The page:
How to Fix your Hot Tub after a Hurricane, Storm or Flood

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Every year thousands of hot tubs are damaged or destroyed by floodwaters and high winds. The aftermath of this devastation can leave anyone baffled on how to begin picking up the pieces. But, after the water subsides and your lawn ornaments are back in their place, normalcy starts to feel attainable again. However, many of us remain unsure of how or even if some things, like hot tubs, can be fixed. With so many home insurance policies excluding flood damage coverage, the answer to this question has never been more important.

Cut the Power

The most important thing to do before getting anywhere near the tub after a storm is to cut off all power to the unit. Turn off the circuit breaker, and any sub-panel circuit breaker. If the spa is 120v, unplug it from the outlet. If in doubt, have an electrician perform this task for you.

Assessing Damage

Once the spa is unplugged, open the equipment panel so that you can inspect the electrical connections and equipment. Look for any burn marks or areas of corrosion. If present, these parts will need to be replaced before the hot tub can be safely used again. Parts most commonly affected by water damage:

  • Spa Packs
  • Pumps
  • Blowers
  • Ozonators

Wiping everything down with a rag, especially if the parts have been in contact with salt water, is good practice to prevent further corrosion.

Dry Out the Equipment

It is important to let the spa equipment dry completely before firing it back up, or you could risk further damage to the electrical components. Vacuum out any excess water inside the equipment compartment with a wet/dry vac. Leave the door to the equipment area open with a fan blowing inside during dry days to allow moisture to evaporate, and prevent mildew.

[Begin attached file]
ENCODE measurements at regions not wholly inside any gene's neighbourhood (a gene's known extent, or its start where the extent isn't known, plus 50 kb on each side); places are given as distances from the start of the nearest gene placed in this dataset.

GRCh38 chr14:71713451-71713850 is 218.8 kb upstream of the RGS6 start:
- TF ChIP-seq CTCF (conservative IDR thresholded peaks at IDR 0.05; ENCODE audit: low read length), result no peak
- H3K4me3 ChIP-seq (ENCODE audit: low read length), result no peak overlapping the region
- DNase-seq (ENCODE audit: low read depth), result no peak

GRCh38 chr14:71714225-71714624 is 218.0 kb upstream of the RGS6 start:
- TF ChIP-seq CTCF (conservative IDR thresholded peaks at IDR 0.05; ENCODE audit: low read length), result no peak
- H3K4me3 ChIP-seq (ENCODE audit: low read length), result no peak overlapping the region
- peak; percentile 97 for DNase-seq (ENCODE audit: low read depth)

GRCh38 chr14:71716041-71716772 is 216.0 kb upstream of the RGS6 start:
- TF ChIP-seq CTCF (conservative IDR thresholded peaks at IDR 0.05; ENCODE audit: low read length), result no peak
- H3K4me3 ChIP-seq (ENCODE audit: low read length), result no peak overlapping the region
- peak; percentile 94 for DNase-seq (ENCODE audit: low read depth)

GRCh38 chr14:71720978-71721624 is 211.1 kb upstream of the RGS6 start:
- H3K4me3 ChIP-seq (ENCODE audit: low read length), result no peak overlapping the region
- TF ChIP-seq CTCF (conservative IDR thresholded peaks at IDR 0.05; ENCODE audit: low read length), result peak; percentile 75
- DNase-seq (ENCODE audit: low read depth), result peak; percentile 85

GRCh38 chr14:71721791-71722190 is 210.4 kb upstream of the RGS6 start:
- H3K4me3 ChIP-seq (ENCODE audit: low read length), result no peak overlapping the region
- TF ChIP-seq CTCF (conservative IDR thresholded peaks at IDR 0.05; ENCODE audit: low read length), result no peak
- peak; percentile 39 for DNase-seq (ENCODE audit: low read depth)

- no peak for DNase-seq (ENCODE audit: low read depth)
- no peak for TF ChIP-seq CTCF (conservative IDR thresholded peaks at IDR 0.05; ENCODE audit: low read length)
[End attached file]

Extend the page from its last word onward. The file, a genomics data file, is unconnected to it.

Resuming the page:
Repairing the Cabinet

If the wood cabinet of your spa is faded but otherwise structurally-sound, the best thing to do is re-finish it. Replacement cabinetry is nearly impossible to find, and usually pretty expensive. Tools needed to refinish the wood cabinet:

  • Electric Screwdriver
  • Sanding Block
  • Orbital Sander

For instructions and great tips on refinishing your wooden hot tub cabinet, check out our blog on Restoring Wooden Hot Tub Cabinets & Furniture.

Inspecting the Shell

After a flood or storm, the inside of your hot tub is probably pretty dirty. Vacuum out all the water and thoroughly wipe down the spa shell with a non-abrasive non-foaming cleaner. Once the shell is clean, you will be better able to inspect it for damage. Superficial scratched, small cracks and dents can all be fixed with an epoxy-like acrylic repair kit. However, if the shell has extreme damage, it will need to be replaced.

Repairing your Spa Cover

Cuts, tears, and small punctures can be remedied with water-proof patches. To get started:

  1. Unzip the vinyl jacket (zippers are usually located in the fold) and remove the foam inserts.
  2. Carefully inspect the plastic wrapping over the foam and patch over all defects, if the foam is broken or cracked, it will need to be replaced.
  3. Next, patch any holes in the vinyl jacket and slip the foam inserts back in the cover.
  4. Replace broken plastic cover strap clips with new ones.